June 15, 2022
TOKYO — As day broke on a rainy Sunday, the barricade was opened on the road leading to the Noyuki district of the Fukushima Prefecture village of Katsurao.
For 11 years, the district had been designated as off-limits in the wake of the meltdowns at Tokyo Electric Power Company Holdings Inc.’s nearby Fukushima No. 1 nuclear plant.
With the evacuation order lifted for much of the village, it aims to restart as a community through the building of an exchange facility and supporting the resumption of farming.
But the joy of returning to their old lives is tempered with worries about an uncertain future. Only two families actually returned to Noyuki on the first day, and one resident said that restarting life after a decade away leaves him with “80% unease.”
In Katsurao as a whole, the number of residents actually living there now is less than 40% of the 1,300 or so registered on the village rolls.
Katsurao Mayor Hiroshi Shinoki, standing to the side of the barricade when it was opened at 8 a.m. on Sunday, declared, “We’ve entered a new stage, but also a new start.”
Located among the Abukuma mountain range, Katsurao encompasses a total area of about 84 square kilometers, of which more than 80% is covered by forest. In June 2016, the evacuation order was lifted for much of the village — with Noyuki, which had been designated as a so-called difficult-to-return zone because of high radiation levels, among the exceptions.
Decontamination work has since lowered radiation levels below the criteria for lifting the order, and the 0.95-square-kilometer section of the district where residences are located opened Sunday.
Noyuki is located deep in the mountains in the northeastern part of the village. The village has set a five-year target of having around 80 people return to live in areas where evacuation orders have been lifted. But, the 11 years that have passed weigh heavily on small remote communities like Noyuki, and many residents have already rebuilt their lives and set down roots in areas where they evacuated.
Fujio Hanzawa was one who decided to return to his hometown. “I had been waiting for this day to come,” the 69-year-old said as he sipped tea on Sunday morning, looking out the window of the living room in his rebuilt house. “I want to take it easy while feeling the change of the seasons.”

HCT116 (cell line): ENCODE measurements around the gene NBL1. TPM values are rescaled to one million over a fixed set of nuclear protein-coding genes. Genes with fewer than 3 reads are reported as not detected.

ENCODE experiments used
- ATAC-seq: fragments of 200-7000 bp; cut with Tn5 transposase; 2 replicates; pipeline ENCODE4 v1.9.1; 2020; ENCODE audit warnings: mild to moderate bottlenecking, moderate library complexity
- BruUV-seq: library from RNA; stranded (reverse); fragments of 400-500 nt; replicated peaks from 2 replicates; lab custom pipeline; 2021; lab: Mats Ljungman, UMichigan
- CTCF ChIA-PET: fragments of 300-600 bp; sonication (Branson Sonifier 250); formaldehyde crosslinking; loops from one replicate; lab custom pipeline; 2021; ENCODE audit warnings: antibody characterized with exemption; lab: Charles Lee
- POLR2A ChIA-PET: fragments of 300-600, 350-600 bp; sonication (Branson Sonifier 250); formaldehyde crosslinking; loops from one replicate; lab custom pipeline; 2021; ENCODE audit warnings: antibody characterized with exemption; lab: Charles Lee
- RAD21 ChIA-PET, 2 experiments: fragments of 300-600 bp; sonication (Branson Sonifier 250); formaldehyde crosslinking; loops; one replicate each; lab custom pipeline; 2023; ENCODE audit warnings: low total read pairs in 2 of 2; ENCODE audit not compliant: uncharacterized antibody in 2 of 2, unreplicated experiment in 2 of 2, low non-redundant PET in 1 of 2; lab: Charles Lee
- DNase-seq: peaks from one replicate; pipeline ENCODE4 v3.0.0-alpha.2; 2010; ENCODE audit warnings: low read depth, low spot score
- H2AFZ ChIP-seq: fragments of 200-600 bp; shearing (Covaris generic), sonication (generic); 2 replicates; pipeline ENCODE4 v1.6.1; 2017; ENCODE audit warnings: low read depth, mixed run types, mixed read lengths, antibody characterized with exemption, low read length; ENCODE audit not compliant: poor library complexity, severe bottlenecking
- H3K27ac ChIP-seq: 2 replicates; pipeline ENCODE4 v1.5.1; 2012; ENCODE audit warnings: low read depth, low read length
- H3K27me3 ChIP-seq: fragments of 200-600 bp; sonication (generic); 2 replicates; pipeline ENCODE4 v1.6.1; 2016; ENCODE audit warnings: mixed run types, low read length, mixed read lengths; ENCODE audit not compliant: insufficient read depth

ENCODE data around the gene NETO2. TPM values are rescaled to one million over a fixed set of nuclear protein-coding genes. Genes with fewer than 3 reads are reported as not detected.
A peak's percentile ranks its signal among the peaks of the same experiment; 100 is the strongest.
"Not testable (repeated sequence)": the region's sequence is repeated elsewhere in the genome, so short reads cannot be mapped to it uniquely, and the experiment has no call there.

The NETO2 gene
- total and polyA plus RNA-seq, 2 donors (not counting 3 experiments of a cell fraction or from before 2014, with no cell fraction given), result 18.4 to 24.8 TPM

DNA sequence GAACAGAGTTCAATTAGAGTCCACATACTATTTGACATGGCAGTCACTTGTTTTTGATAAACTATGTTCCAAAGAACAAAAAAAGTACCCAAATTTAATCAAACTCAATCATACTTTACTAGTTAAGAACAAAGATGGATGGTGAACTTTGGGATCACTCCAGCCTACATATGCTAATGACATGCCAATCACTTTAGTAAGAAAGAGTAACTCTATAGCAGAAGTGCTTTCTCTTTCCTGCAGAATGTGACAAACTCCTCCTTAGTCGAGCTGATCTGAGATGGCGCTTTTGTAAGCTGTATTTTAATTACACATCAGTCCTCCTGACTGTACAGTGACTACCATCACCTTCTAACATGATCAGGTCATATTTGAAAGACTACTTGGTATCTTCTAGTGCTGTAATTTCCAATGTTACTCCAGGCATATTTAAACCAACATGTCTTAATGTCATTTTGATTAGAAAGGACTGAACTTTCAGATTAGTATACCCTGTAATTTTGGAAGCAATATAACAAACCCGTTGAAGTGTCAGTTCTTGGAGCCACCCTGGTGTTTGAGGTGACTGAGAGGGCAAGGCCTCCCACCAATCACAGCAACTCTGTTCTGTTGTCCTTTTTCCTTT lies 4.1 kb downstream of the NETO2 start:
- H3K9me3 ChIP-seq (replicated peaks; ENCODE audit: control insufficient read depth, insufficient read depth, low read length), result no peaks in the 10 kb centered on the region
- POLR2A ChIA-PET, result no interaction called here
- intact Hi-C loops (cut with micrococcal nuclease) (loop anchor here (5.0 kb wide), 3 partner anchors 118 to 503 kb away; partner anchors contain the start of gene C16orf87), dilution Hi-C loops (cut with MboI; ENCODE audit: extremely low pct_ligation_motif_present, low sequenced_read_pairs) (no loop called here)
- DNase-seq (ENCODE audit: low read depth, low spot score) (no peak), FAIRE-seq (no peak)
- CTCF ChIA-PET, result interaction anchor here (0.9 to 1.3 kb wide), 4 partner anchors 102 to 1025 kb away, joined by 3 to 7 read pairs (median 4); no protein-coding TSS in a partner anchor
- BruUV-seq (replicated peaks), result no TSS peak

After the rain that fell let up in the evening, he went out and worked for a bit in his rice paddy, then took a walk around the community before returning home.
Born in Noyuki as the eldest son of a farm family, Hanzawa grew up being told by his parents that it was his responsibility to defend his nest. Even while working as a village civil servant, he grew rice and vegetables and watched over the land that had been the family’s since the Meiji era (1868-1912).
At the time of the nuclear accident, Hanzawa was involved in helping evacuees, and he and his family had to relocate several times around the prefecture. About six years ago, when there was no prospect in sight of the evacuation order being lifted in Noyuki, Hanzawa built a cozy one-story house about 40 kilometers away in Koriyama City.
As his mother, who needs nursing care, lives in Koriyama, he plans to split his time between Katsurao and Koriyama.
In anticipation of the lifting of the evacuation order, test rice cultivation began in the Noyuki district last year. “It’s a thrill to plant the seedlings and harvest the rice,” said Hanzawa, who is head of the local agricultural cooperative.
However, most of the cooperative’s members “commute” from homes in evacuation sites. The members of the two families that returned this time, including Hanzawa’s, are all elderly.
Can they help each other in times of emergency? Can they resume careers in farming?
“Comparing my happiness and my uneasiness, I’m 80% uneasy,” Hanzawa said. “I want to take my time to determine what I can do. I hope seeing me will help persuade people to return to the village.”